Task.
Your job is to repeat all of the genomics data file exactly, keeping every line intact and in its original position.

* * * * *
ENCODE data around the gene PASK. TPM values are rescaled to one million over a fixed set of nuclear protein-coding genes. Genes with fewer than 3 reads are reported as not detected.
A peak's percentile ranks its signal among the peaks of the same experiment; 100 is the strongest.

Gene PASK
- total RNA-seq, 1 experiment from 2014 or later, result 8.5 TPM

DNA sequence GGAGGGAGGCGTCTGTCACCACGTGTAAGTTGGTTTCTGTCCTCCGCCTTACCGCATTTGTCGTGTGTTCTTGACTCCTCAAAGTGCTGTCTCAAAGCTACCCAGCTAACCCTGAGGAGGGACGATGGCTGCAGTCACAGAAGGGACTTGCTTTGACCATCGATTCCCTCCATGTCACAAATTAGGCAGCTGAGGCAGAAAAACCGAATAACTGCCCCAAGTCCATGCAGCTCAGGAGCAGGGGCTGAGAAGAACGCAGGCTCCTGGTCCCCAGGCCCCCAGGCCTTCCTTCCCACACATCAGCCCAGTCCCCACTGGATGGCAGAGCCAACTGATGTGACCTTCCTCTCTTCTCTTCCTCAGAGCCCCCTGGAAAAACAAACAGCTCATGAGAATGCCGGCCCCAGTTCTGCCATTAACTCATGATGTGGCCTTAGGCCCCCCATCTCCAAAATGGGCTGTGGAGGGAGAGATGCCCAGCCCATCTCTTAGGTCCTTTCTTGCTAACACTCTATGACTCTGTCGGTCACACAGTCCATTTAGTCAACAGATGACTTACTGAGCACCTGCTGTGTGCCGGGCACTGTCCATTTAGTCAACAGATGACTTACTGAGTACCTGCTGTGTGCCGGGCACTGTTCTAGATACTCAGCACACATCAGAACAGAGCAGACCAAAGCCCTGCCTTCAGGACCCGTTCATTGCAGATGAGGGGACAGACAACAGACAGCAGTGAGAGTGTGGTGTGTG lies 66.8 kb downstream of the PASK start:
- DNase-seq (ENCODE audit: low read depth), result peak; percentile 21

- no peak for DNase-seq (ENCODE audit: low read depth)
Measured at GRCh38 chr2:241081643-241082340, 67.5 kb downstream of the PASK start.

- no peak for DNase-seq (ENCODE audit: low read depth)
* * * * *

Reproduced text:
ENCODE data around the gene PASK. TPM values are rescaled to one million over a fixed set of nuclear protein-coding genes. Genes with fewer than 3 reads are reported as not detected.
A peak's percentile ranks its signal among the peaks of the same experiment; 100 is the strongest.

Gene PASK
- total RNA-seq, 1 experiment from 2014 or later, result 8.5 TPM

DNA sequence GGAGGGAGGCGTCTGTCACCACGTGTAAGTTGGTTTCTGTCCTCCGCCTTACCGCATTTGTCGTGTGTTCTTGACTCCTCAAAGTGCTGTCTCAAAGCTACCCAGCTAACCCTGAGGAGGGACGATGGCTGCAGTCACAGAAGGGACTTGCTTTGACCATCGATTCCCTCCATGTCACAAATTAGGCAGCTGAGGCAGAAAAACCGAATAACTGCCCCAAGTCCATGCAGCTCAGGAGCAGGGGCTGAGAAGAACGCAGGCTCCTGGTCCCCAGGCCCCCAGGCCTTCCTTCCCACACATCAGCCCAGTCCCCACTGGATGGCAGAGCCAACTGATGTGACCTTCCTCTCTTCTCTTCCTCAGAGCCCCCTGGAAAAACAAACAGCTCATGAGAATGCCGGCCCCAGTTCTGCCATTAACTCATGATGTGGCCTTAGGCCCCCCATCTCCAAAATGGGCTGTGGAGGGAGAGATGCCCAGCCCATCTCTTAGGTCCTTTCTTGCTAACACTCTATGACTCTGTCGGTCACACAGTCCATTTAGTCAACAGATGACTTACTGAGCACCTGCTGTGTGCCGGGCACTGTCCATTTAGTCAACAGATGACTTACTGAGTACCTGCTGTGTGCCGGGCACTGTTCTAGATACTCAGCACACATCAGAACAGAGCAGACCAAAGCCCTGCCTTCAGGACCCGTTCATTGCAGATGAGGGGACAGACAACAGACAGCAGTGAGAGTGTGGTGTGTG lies 66.8 kb downstream of the PASK start:
- DNase-seq (ENCODE audit: low read depth), result peak; percentile 21

- no peak for DNase-seq (ENCODE audit: low read depth)
Measured at GRCh38 chr2:241081643-241082340, 67.5 kb downstream of the PASK start.

- no peak for DNase-seq (ENCODE audit: low read depth)